The head of the Australian Secret Intelligence Service is facing “please explain” calls after he was photographed with Philippine President Rodrigo Duterte making Duterte’s signature fist gesture.

ASIS is Australia’s foreign intelligence service, and ASIS head Nick Warner made what was termed a “courtesy call” on Duterte in Manila. Australia is providing military assistance to the Philippine government in its fight to oust jihadists from the city of Marawi on Mindanao, despite Foreign Minister Julie Bishop frequently expressing human rights concerns about the Duterte government’s open contempt for the rule of law.

The picture, sourced from Philippines media, which appeared on the ABC and The Australian websites yesterday, shows Warner standing next to Duterte and copying the latter’s fist gesture, a trademark of the strongman, who was elected in 2016. The photo is understood to have caused consternation in intelligence circles, especially given Warner, as is expected of the ASIS head, keeps a low public profile.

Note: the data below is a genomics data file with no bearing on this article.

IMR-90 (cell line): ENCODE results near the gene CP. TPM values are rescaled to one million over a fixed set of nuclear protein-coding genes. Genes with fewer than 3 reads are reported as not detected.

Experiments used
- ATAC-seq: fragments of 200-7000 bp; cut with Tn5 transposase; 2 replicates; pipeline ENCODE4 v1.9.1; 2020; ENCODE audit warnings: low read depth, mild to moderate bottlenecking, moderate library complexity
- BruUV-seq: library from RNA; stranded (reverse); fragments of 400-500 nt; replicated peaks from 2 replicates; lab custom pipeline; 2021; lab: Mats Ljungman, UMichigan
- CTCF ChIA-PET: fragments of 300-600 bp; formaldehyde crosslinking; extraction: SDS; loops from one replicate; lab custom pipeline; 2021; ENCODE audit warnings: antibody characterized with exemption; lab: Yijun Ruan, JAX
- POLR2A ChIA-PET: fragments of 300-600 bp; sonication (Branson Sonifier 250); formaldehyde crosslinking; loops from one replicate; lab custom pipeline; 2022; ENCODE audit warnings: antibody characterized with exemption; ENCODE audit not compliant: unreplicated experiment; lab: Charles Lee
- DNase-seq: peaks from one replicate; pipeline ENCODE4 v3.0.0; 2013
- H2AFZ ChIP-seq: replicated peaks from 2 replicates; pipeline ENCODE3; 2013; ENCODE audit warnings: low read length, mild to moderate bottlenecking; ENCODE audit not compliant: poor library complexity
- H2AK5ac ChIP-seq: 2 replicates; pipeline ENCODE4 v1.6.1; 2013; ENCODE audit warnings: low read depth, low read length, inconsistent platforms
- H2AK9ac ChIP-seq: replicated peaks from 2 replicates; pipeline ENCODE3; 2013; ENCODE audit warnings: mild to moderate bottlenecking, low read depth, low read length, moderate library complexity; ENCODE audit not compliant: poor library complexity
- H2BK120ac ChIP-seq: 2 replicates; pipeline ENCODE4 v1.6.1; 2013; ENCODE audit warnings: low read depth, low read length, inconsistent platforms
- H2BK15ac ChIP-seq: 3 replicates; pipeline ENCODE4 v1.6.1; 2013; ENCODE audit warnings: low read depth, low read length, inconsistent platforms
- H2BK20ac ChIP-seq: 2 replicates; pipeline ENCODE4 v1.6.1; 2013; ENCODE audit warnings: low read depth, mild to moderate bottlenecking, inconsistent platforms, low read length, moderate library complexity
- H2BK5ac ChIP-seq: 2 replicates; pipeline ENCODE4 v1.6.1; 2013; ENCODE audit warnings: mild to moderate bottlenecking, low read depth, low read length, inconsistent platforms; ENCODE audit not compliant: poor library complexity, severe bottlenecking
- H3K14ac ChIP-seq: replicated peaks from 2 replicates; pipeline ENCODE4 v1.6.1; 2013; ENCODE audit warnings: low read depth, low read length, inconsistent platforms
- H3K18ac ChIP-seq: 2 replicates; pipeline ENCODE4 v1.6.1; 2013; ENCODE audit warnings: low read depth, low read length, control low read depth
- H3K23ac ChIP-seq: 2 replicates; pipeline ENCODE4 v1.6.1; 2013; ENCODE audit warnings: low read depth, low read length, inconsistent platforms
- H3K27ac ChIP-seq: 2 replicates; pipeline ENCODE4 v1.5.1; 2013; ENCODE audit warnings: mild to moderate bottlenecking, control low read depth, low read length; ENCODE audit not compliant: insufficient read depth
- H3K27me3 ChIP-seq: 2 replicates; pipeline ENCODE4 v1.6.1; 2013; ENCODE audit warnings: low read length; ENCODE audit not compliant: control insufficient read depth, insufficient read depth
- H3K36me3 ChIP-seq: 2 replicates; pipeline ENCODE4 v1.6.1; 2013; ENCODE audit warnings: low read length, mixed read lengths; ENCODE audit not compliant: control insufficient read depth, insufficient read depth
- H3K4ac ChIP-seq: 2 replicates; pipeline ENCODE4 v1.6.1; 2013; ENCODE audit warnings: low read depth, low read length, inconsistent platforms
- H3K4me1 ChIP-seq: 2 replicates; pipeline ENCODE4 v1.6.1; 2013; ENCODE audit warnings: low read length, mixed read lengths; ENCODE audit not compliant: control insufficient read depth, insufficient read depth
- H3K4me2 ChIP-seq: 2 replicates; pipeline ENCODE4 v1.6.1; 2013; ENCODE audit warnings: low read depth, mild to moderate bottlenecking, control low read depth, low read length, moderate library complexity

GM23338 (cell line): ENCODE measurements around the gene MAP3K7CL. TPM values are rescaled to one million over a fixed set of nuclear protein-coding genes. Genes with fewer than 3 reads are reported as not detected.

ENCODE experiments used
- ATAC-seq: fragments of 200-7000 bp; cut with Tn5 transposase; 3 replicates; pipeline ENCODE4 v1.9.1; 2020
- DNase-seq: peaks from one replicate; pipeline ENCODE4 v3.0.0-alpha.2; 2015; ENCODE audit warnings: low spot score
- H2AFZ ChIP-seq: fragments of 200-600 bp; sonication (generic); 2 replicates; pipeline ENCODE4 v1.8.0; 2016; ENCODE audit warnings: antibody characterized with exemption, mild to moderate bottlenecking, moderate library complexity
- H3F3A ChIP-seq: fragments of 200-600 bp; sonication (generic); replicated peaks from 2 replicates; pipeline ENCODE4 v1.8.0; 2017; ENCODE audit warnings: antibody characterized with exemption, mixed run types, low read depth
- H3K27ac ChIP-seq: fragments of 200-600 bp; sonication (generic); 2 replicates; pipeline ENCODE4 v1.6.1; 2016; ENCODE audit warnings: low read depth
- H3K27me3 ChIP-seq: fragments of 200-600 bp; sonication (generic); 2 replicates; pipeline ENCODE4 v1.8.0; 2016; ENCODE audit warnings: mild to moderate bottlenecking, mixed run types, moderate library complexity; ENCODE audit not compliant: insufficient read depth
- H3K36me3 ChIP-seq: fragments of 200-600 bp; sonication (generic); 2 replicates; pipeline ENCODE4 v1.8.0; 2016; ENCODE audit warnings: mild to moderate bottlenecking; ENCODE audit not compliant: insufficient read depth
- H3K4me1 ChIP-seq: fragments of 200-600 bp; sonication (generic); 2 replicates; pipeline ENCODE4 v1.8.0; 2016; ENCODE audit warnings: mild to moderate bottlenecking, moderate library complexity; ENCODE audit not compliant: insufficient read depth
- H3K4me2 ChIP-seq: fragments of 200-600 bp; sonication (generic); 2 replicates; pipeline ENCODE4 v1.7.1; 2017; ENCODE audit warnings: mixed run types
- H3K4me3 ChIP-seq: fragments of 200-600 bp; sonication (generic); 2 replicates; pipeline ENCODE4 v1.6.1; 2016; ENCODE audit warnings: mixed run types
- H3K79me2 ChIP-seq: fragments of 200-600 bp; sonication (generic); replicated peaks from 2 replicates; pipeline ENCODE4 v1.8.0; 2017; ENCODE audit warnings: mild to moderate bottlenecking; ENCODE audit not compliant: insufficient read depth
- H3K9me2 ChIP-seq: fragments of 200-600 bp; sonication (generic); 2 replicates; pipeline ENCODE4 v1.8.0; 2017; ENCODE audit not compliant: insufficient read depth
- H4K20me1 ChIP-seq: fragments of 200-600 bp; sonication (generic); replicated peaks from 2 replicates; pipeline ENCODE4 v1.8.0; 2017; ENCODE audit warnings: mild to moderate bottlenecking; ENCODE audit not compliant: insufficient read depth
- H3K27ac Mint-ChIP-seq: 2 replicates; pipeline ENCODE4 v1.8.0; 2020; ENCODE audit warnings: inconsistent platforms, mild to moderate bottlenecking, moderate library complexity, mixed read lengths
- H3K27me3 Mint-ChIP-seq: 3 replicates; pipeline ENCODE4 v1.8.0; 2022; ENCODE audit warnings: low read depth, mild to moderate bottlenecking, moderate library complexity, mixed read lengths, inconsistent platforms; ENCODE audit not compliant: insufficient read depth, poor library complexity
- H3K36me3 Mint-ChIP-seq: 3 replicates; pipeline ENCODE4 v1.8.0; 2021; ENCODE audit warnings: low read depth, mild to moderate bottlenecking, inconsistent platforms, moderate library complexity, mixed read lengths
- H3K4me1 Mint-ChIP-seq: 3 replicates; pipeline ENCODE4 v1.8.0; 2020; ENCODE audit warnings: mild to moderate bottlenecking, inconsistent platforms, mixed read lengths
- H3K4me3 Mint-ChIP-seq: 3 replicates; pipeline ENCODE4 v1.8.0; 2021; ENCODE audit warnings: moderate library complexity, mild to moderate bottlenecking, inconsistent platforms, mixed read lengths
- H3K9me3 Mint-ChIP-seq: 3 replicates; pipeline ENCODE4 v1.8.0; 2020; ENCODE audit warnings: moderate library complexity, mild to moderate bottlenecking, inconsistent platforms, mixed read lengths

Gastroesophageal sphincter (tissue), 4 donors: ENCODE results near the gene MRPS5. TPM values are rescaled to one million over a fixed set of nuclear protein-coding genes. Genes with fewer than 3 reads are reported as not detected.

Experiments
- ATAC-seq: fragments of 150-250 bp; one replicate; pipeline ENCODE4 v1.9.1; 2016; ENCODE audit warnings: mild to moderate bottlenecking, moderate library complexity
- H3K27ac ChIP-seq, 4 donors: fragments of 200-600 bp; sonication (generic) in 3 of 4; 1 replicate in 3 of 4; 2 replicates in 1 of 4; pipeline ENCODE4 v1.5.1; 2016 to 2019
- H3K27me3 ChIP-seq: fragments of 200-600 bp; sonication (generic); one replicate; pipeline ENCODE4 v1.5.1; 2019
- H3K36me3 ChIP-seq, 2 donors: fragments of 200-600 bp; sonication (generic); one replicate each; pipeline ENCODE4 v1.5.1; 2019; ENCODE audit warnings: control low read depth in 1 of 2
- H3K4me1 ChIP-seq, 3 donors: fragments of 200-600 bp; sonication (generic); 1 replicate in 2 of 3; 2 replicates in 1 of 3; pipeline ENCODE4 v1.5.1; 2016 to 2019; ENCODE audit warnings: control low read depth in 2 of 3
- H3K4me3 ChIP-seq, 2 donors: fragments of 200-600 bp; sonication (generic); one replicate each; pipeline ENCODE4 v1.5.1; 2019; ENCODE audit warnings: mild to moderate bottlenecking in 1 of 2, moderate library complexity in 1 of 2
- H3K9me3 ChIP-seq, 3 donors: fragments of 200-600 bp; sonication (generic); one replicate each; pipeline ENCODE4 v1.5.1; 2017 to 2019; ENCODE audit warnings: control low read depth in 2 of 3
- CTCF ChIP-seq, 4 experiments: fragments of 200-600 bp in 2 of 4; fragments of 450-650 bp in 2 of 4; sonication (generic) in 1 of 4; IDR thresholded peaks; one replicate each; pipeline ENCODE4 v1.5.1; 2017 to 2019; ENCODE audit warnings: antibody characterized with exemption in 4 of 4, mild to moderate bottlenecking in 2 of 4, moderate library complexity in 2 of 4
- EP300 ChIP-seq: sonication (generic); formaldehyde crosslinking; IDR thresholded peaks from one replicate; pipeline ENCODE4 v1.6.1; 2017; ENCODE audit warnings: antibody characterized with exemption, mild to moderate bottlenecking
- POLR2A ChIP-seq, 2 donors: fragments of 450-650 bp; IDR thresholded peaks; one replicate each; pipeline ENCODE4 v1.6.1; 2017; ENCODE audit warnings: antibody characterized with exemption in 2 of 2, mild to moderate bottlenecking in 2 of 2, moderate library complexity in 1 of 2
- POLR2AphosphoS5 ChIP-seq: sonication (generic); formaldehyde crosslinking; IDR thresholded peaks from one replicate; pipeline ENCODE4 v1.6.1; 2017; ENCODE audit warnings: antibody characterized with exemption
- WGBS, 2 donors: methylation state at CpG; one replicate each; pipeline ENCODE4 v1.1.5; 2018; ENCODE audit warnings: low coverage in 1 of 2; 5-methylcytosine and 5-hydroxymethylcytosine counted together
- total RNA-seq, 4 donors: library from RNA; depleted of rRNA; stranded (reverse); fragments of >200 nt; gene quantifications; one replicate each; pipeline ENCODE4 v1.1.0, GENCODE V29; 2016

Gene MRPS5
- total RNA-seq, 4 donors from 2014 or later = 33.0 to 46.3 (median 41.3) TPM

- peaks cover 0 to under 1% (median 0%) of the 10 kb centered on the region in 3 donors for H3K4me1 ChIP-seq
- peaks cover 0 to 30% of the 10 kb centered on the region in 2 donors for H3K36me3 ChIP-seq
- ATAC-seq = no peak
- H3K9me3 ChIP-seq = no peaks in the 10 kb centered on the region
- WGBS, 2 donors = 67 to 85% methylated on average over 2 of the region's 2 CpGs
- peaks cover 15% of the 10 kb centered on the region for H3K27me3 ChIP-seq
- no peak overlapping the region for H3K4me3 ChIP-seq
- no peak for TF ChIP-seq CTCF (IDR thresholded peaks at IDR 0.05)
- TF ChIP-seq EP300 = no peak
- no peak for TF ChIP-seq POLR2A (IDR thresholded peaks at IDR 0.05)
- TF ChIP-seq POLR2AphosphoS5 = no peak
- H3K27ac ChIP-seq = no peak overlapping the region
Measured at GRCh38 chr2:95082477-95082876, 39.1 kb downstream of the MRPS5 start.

Labor’s Anthony Byrne, the experienced deputy chair, and former chair, of the parliamentary Joint Committee on Intelligence and Security, expressed shock at the photo on Twitter. “Completely inappropriate photo for the head of one our most important intelligent services to be in,” said Byrne.

The misjudgment is unlikely to please the government, which has been trying to walk a fine line between supporting Duterte’s battle against Islamic State-influenced jihadists in the bloody effort to retake Marawi and maintaining the pressure on Duterte over his “drug war”,  which has claimed the lives of up to 7000 people killed by police and vigilantes in a bloody, and often due process-free, crackdown on crime.

Warner is understood to be angling for the new role of Director-General of National Intelligence, which will function as Australia’s intelligence supremo and head of a new Office of National Intelligence. The ONI, recommended by the recent L’Estrange-Merchant intelligence review, would work directly to the Prime Minister and operate separately from the new home affairs portfolio.

Peter Fray

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